Speed and temporal adaptations during nonmotorized treadmill walking in Parkinson disease and nondisabled individuals

I. Wen Penn, Wen Hsu Sung, Pei Hsin Lin, Jia Chi Wang, Eric Chuang, Tien Yow Chuang, Chia Yu Kuo*

*Corresponding author for this work

Research output: Contribution to journalArticlepeer-review

3 Scopus citations


Few studies have explored the potential of gait analysis and training in nonmotorized treadmill (NMT) in Parkinson's disease (PD) patients. We investigated (a) the walking strategy adopted by patients with PD on NMT and (b) how balance may influence spatiotemporal gait parameters. We enrolled 12 patients with PD of modified Hoehn and Yahr stage 2-3 and 13 nondisabled individuals as controls. All participants were evaluated using Tinetti's performance oriented mobility assessment scale, freezing of gait questionnaire, modified falls efficacy scale, and the timed up and go test. They were asked to ambulate with comfortable and maximal speeds on the NMT. The gait parameters acquired on the NMT included walking speed, cadence (CAD), step length, and vertical ground reaction force, which were calculated for intragroup and intergroup comparisons. The PD group took on with higher contribution of CAD and less contribution of step length to increase walking speed as compared with control group. The postural stability is correlated significantly positively to the CAD at the setting of maximal speed in the PD group. Moreover, a significantly lower ratio of vertical ground reaction force/body weight was noted in the PD group during both comfortable and maximal walking speeds compared with the nondisabled controls. Our study outcomes clearly support the perceived benefits of NMT to differentiate spatiotemporal gait parameters between PD and controls. NMT may potentially be useful to evaluate the recovery of physical activities in PD receiving medications and/or rehabilitation.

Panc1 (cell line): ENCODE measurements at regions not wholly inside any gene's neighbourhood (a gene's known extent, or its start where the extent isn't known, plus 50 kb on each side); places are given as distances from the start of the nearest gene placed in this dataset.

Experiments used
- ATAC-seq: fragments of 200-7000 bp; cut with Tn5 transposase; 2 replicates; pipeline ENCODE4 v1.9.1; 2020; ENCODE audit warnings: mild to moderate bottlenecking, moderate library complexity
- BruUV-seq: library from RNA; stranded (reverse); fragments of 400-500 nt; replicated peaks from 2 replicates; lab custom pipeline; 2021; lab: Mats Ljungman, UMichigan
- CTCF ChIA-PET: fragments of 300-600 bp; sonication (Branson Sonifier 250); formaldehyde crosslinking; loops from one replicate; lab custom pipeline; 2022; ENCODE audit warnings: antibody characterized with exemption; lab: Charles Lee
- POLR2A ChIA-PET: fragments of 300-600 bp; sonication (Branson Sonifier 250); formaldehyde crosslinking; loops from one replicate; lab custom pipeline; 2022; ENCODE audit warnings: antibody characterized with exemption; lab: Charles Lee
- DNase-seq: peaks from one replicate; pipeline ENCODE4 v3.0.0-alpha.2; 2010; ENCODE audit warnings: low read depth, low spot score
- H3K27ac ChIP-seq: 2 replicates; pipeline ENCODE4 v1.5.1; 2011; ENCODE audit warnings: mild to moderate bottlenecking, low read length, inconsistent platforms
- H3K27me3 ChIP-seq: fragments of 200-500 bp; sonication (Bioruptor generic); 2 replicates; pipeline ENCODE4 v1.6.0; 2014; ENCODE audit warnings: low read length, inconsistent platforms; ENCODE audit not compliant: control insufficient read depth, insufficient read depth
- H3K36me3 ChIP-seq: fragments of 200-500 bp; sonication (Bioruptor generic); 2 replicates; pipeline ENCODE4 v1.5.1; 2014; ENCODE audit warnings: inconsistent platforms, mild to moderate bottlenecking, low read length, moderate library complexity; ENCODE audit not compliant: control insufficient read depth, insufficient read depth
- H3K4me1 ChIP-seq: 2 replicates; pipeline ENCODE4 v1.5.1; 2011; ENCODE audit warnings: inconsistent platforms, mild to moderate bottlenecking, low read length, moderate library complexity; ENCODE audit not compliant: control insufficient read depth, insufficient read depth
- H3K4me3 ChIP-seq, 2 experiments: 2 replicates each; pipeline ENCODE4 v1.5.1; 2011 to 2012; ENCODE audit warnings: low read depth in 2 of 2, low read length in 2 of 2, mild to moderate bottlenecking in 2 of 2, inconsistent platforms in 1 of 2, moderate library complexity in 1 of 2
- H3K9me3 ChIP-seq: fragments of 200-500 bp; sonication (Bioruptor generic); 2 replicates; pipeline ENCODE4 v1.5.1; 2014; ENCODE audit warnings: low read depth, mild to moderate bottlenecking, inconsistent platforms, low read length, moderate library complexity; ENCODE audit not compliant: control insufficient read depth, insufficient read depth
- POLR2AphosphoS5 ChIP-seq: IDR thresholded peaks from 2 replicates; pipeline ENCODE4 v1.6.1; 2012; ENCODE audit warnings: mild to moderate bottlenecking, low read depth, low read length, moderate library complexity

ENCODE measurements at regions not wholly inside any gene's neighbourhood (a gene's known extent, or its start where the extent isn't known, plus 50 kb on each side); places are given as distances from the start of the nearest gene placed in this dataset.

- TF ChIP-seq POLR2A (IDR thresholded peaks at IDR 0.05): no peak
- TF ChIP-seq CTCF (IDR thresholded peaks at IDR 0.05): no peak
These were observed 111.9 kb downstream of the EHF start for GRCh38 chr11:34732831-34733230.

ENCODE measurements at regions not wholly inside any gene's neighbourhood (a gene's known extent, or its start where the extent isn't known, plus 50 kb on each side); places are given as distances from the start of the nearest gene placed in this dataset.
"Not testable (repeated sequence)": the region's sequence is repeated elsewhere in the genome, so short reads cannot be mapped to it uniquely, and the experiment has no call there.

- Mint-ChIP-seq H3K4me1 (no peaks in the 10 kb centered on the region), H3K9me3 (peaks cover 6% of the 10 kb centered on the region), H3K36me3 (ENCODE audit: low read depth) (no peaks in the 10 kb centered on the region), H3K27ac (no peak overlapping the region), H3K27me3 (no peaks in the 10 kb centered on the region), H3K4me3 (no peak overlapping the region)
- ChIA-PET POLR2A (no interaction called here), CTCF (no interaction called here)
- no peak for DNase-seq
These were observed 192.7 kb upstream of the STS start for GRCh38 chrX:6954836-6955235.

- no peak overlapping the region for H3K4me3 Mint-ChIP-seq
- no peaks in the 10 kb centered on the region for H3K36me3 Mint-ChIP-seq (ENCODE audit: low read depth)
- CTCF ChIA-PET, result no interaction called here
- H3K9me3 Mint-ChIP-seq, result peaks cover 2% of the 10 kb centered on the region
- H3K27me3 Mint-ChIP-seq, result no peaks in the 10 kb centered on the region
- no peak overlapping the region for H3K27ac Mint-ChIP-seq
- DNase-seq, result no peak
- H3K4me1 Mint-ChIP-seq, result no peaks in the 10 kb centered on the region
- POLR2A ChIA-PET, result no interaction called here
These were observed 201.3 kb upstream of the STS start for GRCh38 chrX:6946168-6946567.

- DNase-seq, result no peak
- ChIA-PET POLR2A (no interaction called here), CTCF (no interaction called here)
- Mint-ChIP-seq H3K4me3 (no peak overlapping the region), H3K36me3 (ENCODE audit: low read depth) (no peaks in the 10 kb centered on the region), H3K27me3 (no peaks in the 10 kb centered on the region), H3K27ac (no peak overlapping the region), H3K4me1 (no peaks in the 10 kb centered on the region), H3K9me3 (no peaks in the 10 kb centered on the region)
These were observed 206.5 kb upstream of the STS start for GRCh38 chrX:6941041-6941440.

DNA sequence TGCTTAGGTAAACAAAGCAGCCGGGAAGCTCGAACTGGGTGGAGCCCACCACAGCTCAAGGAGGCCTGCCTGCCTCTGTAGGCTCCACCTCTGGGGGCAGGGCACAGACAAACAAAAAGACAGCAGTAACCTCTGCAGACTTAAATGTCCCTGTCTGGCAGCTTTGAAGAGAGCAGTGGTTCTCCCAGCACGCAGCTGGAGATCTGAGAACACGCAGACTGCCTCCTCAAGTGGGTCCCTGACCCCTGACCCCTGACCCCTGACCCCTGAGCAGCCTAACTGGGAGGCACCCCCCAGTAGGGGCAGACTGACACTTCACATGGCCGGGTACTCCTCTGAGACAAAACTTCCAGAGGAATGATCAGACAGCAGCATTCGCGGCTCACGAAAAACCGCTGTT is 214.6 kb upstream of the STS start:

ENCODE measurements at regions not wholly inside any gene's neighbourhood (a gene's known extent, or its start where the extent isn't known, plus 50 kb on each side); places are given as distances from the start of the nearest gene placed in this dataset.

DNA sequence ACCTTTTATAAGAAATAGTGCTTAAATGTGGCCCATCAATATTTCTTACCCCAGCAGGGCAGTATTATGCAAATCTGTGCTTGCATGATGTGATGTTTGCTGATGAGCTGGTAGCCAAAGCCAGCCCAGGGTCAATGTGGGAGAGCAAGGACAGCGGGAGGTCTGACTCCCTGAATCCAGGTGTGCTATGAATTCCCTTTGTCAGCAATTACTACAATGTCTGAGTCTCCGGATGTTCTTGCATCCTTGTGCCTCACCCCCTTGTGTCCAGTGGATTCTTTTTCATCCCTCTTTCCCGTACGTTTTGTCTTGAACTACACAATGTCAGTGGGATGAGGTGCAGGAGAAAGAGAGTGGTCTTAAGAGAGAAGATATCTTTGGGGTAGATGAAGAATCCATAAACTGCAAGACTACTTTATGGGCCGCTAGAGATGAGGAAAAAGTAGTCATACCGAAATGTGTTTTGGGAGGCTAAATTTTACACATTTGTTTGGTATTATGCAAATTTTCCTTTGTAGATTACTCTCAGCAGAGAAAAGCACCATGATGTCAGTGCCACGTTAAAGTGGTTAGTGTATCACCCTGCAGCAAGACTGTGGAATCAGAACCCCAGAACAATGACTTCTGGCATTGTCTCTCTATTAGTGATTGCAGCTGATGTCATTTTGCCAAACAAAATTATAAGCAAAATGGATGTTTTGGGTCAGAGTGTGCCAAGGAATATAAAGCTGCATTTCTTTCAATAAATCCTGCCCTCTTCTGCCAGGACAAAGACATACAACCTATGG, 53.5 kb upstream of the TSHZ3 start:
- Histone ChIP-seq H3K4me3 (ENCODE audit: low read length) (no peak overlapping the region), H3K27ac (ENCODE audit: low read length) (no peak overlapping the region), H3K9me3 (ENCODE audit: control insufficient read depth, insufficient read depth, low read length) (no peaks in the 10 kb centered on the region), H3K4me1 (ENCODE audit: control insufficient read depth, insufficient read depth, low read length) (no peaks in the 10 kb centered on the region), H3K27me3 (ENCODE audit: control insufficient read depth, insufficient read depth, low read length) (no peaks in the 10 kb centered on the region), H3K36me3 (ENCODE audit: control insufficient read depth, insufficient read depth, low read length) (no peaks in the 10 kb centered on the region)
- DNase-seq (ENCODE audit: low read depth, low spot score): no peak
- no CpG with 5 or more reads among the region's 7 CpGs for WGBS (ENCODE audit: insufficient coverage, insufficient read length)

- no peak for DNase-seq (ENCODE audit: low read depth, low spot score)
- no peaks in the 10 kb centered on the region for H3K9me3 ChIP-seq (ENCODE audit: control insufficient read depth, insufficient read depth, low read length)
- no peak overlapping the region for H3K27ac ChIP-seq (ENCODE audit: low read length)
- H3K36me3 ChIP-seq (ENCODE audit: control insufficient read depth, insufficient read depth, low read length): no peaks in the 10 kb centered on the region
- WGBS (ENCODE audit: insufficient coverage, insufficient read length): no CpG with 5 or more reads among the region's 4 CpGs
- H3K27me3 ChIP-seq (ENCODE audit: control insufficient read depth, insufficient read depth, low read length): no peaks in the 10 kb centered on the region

Original languageEnglish
Pages (from-to)126-132
Number of pages7
JournalInternational Journal of Rehabilitation Research
Issue number2
StatePublished - 2019


  • Gait
  • Nonmotorized treadmill
  • Parkinson's disease


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